“Plein air” is a style of painting outdoors that was popular in 19th-century French impressionism. These artists worked primarily in oil paint, but you can do plein air with virtually any medium. One of my personal favorites is watercolor. Though it can be daunting to try a new art style, especially if you aren’t in your own space, it is easier than you might expect. Keep in mind, there are no expectations of perfection. Many artists use this technique to sketch, brainstorm ideas, or keep a journal of things they see and places they go. From one non-expert to another, here is my unofficial guide to plein air watercolor.
Before you go out, you’ll need to gather your materials.
- Pens and pencils- I like a regular mechanical pencil for sketching, and I sometimes use a fine point pen and/or a white gel pen for finishing details.
- Paints- I use a portable Lukas watercolor set with 12 colors.
- Brushes- I use Mimik Kolinsky travel brushes. I have a set of 4 different sizes, but will usually just use one or two. Another good alternative is a watercolor brush pen, which you fill with water so you don’t have to bring a water cup.
- Water bottle and cup
- Sketchbook/paper- I am trying out a new Handbook brand sketchbook, but I also like Strathmore visual journals.
- Paper towel/rag
- Optional items:
- Masking tape- I use Scotch brand washi tape to leave a white border on the page.
- Wax crayon/oil pastel- For making a wax resist to leave some areas white. This is my first time trying this; I’m using a transparent oil pastel.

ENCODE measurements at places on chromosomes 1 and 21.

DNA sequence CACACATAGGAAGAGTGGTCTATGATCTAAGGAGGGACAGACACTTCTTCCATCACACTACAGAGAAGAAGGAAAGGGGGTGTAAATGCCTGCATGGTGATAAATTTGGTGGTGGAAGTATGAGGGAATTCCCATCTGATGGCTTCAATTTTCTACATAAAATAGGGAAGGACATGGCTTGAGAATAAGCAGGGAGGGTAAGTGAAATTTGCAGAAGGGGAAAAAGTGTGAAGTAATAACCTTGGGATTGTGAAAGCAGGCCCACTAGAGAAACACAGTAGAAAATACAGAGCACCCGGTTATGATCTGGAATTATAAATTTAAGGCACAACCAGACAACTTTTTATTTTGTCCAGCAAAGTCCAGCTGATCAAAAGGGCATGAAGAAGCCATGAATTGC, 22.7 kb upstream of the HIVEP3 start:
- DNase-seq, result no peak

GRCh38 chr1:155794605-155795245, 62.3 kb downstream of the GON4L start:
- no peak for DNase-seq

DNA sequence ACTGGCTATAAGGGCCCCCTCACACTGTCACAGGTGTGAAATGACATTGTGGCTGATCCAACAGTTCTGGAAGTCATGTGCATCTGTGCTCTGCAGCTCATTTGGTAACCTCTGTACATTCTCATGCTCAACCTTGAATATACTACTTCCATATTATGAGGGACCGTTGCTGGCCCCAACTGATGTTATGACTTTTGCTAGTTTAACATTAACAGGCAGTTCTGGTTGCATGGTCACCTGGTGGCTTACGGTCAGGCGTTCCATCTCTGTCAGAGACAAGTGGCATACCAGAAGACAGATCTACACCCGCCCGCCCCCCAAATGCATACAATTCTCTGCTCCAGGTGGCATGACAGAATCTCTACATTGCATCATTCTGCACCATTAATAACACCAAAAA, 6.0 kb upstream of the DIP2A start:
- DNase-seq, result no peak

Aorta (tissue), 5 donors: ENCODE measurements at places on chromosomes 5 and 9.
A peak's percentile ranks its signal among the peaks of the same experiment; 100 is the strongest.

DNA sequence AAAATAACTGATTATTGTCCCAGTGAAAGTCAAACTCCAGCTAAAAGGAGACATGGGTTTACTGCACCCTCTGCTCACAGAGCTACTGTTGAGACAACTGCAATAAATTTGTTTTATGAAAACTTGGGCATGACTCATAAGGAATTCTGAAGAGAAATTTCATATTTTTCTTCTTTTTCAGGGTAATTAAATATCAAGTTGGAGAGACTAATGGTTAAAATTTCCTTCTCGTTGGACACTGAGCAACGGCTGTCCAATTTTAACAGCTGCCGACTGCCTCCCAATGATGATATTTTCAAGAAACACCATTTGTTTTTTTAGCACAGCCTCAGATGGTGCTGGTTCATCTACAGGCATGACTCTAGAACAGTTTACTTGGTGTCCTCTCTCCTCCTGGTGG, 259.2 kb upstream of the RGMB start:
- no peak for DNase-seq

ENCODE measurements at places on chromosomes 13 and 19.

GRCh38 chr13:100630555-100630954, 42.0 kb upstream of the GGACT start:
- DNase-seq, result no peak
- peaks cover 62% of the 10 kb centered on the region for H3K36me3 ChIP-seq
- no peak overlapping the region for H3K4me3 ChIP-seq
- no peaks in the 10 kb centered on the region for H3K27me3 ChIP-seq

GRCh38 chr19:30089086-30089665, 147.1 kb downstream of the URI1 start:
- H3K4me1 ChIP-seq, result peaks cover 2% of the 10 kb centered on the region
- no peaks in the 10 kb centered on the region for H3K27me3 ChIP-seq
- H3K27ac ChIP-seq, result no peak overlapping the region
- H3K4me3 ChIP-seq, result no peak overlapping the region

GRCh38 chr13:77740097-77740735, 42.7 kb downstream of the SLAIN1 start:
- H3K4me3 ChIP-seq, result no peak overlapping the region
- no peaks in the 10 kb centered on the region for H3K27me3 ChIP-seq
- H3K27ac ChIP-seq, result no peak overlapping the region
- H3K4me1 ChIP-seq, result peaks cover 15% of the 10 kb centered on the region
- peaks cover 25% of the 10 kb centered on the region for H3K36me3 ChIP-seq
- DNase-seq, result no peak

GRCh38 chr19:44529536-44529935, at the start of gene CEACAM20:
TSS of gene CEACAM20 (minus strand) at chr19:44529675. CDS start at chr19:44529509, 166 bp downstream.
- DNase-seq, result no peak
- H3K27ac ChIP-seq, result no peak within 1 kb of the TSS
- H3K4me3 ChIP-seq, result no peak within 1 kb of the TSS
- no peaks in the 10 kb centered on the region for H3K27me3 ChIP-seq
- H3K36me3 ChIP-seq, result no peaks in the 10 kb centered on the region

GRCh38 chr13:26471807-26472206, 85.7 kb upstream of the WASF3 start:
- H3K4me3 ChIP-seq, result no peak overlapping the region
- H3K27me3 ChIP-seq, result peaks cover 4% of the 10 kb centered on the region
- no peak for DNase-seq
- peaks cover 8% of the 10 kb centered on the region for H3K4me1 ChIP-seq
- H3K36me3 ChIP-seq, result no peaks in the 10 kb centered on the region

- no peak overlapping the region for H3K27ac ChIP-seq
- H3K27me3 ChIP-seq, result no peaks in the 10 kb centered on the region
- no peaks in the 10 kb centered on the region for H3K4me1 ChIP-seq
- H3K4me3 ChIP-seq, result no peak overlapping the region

- Folding chair/picnic blanket
Once you find a spot with a nice view, the first thing you’ll want to do is take a picture. That way, if the light changes or you run out of time, you can finish your painting from your reference photo. I find this also helps me visualize what will be within the frame and what I should leave out. I had a hard time choosing what to include and ended up covering both pages in a sort of panoramic view.
Now that I am set up, I will start with a sketch. I sketch lightly in pencil, then lightly erase the whole thing so that my lines are still visible, but won’t show through when I start painting. Then I used my oil pastel to create a wax resist for the cherry tree.
Now we can start painting! I like to start with a wash, where I wet the paper and then apply color. This technique is good for filling large areas with a fairly uniform color, so I am using it for the sky, the buildings, and the windows. Just be careful that each wash is fully dry before you do the next one, because otherwise they will bleed together. For example, if I hadn’t let the sky dry before painting the buildings, I would end up with a murky light green where the sky and buildings meet. At this point, I started to get cold, so I moved inside.
After the wash, I will add some details. I added some texture to the grass, varied the color of the windows to look more like an actual reflection, and added the lines and awnings on the windows. I also attempted (somewhat successfully) to scrub away the wax resist with my eraser so I could put details on the cherry tree. This was my first time trying the wax resist technique, and it didn’t turn out exactly how I wanted, so I ended up finishing the tree with white gouache. I also noticed that because this particular pastel was very sticky, it gummed up my brush a bit.
Finally, I did the finishing touches with a white gel pen, 0.2 Micron pen, 0.5 Micron pen, and a dark green Flair pen. Some people would call this cheating, but I always enjoy adding outlines when I paint buildings, and I think the lines give a lot more character to the drawing. Plus, this isn’t something that’s going to hang in a gallery; it’s just for my personal enjoyment. All in all, I think I spent a little less than three hours on this project, but you could easily spend more or less time, depending on your preference.
I hope this has inspired you to try some plein air of your own or another new style! Happy painting!